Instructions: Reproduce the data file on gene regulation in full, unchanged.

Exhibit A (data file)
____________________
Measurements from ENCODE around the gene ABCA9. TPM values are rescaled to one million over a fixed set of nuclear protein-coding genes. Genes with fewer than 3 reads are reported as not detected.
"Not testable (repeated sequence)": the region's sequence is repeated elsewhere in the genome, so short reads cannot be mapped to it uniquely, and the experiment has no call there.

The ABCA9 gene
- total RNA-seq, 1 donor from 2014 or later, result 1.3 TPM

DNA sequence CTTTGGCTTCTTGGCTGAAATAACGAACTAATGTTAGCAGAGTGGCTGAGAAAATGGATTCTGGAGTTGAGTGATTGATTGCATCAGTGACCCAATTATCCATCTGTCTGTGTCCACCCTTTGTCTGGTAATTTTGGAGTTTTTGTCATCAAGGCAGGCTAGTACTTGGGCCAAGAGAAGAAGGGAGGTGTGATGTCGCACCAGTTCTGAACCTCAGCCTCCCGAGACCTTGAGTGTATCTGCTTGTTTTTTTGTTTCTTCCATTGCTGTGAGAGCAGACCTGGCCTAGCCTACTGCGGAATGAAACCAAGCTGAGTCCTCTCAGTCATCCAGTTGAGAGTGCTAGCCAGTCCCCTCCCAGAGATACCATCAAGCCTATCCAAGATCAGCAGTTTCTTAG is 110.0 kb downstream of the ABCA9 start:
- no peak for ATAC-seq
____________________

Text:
Measurements from ENCODE around the gene ABCA9. TPM values are rescaled to one million over a fixed set of nuclear protein-coding genes. Genes with fewer than 3 reads are reported as not detected.
"Not testable (repeated sequence)": the region's sequence is repeated elsewhere in the genome, so short reads cannot be mapped to it uniquely, and the experiment has no call there.

The ABCA9 gene
- total RNA-seq, 1 donor from 2014 or later, result 1.3 TPM

DNA sequence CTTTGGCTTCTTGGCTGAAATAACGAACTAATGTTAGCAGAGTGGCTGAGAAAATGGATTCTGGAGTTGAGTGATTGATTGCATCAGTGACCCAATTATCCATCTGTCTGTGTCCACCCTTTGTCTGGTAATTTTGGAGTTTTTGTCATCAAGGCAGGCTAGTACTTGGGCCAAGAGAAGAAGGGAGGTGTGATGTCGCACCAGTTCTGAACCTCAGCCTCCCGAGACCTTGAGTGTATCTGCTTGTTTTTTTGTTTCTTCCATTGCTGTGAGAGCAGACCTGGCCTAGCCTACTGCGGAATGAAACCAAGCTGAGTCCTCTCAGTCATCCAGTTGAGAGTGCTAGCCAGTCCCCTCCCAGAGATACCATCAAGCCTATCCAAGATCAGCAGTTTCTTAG is 110.0 kb downstream of the ABCA9 start:
- no peak for ATAC-seq